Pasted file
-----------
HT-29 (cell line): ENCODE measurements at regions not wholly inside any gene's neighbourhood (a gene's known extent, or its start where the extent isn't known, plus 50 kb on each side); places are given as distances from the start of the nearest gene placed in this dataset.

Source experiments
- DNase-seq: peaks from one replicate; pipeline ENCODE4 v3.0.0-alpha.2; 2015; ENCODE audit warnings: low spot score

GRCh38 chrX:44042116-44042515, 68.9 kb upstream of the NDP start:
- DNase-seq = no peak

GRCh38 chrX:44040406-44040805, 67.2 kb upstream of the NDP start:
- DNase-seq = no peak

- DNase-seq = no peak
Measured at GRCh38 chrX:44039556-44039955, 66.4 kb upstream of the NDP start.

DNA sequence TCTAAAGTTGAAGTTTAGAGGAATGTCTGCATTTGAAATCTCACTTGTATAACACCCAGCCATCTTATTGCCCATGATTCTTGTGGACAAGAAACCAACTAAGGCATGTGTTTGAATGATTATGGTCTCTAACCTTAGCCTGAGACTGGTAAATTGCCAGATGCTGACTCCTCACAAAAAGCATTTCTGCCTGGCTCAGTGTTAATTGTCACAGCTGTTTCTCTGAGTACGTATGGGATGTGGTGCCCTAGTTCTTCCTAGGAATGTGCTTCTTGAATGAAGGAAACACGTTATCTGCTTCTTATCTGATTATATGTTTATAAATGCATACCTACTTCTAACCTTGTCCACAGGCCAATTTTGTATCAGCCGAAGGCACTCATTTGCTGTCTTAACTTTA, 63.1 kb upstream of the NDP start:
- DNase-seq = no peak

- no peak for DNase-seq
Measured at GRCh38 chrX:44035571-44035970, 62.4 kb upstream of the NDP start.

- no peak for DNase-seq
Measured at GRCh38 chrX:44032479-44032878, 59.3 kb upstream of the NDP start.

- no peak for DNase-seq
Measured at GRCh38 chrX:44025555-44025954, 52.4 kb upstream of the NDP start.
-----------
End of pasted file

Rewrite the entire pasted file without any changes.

HT-29 (cell line): ENCODE measurements at regions not wholly inside any gene's neighbourhood (a gene's known extent, or its start where the extent isn't known, plus 50 kb on each side); places are given as distances from the start of the nearest gene placed in this dataset.

Source experiments
- DNase-seq: peaks from one replicate; pipeline ENCODE4 v3.0.0-alpha.2; 2015; ENCODE audit warnings: low spot score

GRCh38 chrX:44042116-44042515, 68.9 kb upstream of the NDP start:
- DNase-seq = no peak

GRCh38 chrX:44040406-44040805, 67.2 kb upstream of the NDP start:
- DNase-seq = no peak

- DNase-seq = no peak
Measured at GRCh38 chrX:44039556-44039955, 66.4 kb upstream of the NDP start.

DNA sequence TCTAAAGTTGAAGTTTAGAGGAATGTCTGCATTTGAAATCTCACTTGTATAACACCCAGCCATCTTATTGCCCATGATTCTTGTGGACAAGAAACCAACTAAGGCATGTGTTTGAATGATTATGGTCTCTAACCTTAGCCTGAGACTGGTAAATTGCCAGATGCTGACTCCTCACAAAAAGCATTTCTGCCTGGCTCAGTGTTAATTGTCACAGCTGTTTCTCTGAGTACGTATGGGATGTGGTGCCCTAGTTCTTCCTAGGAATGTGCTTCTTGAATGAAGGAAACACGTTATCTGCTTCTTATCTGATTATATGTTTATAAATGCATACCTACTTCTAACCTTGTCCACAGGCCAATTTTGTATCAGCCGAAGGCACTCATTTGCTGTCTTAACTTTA, 63.1 kb upstream of the NDP start:
- DNase-seq = no peak

- no peak for DNase-seq
Measured at GRCh38 chrX:44035571-44035970, 62.4 kb upstream of the NDP start.

- no peak for DNase-seq
Measured at GRCh38 chrX:44032479-44032878, 59.3 kb upstream of the NDP start.

- no peak for DNase-seq
Measured at GRCh38 chrX:44025555-44025954, 52.4 kb upstream of the NDP start.